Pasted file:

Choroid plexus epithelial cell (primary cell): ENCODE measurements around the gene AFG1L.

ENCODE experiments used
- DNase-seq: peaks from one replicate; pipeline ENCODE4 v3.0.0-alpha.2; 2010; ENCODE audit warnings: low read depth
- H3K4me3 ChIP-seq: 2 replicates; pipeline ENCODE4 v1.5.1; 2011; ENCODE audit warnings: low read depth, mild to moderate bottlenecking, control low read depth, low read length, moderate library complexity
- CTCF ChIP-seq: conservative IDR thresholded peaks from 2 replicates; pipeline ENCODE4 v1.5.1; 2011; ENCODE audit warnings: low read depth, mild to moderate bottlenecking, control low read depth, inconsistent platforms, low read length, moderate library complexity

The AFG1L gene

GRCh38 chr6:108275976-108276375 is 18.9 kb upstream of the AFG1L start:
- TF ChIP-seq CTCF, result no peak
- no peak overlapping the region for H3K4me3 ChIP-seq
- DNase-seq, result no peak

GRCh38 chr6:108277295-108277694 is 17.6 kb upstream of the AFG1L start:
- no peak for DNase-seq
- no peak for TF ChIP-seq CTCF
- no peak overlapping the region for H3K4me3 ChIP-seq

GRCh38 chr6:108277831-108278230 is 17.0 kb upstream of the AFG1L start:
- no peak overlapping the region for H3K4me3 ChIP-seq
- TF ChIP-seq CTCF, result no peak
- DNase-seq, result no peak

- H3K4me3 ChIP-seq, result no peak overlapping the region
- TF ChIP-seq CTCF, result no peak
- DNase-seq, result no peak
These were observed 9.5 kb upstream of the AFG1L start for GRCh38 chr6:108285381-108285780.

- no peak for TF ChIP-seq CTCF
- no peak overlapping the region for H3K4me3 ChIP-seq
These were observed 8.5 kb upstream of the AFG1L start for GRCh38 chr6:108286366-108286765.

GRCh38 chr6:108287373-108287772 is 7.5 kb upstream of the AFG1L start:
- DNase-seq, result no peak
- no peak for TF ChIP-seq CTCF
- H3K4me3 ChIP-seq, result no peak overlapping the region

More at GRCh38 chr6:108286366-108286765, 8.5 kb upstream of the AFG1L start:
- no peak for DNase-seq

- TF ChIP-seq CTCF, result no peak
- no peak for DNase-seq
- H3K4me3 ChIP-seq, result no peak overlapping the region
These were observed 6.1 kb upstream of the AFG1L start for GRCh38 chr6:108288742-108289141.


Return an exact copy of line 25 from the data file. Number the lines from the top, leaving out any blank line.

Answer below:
These were observed 8.5 kb upstream of the AFG1L start for GRCh38 chr6:108286366-108286765.